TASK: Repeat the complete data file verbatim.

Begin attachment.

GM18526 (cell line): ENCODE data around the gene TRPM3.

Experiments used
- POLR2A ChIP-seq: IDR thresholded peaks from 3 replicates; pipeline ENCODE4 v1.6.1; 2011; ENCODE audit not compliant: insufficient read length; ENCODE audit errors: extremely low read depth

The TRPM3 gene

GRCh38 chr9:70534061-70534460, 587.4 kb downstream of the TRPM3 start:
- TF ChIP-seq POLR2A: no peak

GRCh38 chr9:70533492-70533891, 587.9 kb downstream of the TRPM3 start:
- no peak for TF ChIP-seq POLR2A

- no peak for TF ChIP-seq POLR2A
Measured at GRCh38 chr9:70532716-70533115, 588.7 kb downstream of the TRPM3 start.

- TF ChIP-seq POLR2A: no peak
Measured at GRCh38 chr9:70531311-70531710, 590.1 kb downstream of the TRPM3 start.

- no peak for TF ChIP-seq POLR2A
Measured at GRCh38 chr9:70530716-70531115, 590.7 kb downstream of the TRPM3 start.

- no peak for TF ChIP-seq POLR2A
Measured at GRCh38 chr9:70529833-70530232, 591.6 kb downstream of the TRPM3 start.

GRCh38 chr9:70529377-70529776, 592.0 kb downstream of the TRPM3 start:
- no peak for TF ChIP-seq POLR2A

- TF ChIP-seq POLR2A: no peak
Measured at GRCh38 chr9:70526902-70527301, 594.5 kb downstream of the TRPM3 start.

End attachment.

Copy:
GM18526 (cell line): ENCODE data around the gene TRPM3.

Experiments used
- POLR2A ChIP-seq: IDR thresholded peaks from 3 replicates; pipeline ENCODE4 v1.6.1; 2011; ENCODE audit not compliant: insufficient read length; ENCODE audit errors: extremely low read depth

The TRPM3 gene

GRCh38 chr9:70534061-70534460, 587.4 kb downstream of the TRPM3 start:
- TF ChIP-seq POLR2A: no peak

GRCh38 chr9:70533492-70533891, 587.9 kb downstream of the TRPM3 start:
- no peak for TF ChIP-seq POLR2A

- no peak for TF ChIP-seq POLR2A
Measured at GRCh38 chr9:70532716-70533115, 588.7 kb downstream of the TRPM3 start.

- TF ChIP-seq POLR2A: no peak
Measured at GRCh38 chr9:70531311-70531710, 590.1 kb downstream of the TRPM3 start.

- no peak for TF ChIP-seq POLR2A
Measured at GRCh38 chr9:70530716-70531115, 590.7 kb downstream of the TRPM3 start.

- no peak for TF ChIP-seq POLR2A
Measured at GRCh38 chr9:70529833-70530232, 591.6 kb downstream of the TRPM3 start.

GRCh38 chr9:70529377-70529776, 592.0 kb downstream of the TRPM3 start:
- no peak for TF ChIP-seq POLR2A

- TF ChIP-seq POLR2A: no peak
Measured at GRCh38 chr9:70526902-70527301, 594.5 kb downstream of the TRPM3 start.